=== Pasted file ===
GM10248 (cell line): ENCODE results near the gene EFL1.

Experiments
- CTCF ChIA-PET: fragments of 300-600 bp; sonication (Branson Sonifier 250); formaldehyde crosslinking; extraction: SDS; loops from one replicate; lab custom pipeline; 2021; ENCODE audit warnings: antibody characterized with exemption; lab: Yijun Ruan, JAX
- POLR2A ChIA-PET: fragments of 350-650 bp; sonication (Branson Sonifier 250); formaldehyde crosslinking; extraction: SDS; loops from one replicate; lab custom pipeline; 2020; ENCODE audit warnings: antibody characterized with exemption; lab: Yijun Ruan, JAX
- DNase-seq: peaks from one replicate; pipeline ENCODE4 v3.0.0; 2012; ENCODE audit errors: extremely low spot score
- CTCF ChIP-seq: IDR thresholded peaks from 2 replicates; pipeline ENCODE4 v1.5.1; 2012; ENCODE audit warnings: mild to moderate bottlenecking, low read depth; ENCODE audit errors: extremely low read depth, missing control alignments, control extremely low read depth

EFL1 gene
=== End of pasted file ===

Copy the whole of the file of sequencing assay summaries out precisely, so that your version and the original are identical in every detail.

GM10248 (cell line): ENCODE results near the gene EFL1.

Experiments
- CTCF ChIA-PET: fragments of 300-600 bp; sonication (Branson Sonifier 250); formaldehyde crosslinking; extraction: SDS; loops from one replicate; lab custom pipeline; 2021; ENCODE audit warnings: antibody characterized with exemption; lab: Yijun Ruan, JAX
- POLR2A ChIA-PET: fragments of 350-650 bp; sonication (Branson Sonifier 250); formaldehyde crosslinking; extraction: SDS; loops from one replicate; lab custom pipeline; 2020; ENCODE audit warnings: antibody characterized with exemption; lab: Yijun Ruan, JAX
- DNase-seq: peaks from one replicate; pipeline ENCODE4 v3.0.0; 2012; ENCODE audit errors: extremely low spot score
- CTCF ChIP-seq: IDR thresholded peaks from 2 replicates; pipeline ENCODE4 v1.5.1; 2012; ENCODE audit warnings: mild to moderate bottlenecking, low read depth; ENCODE audit errors: extremely low read depth, missing control alignments, control extremely low read depth

EFL1 gene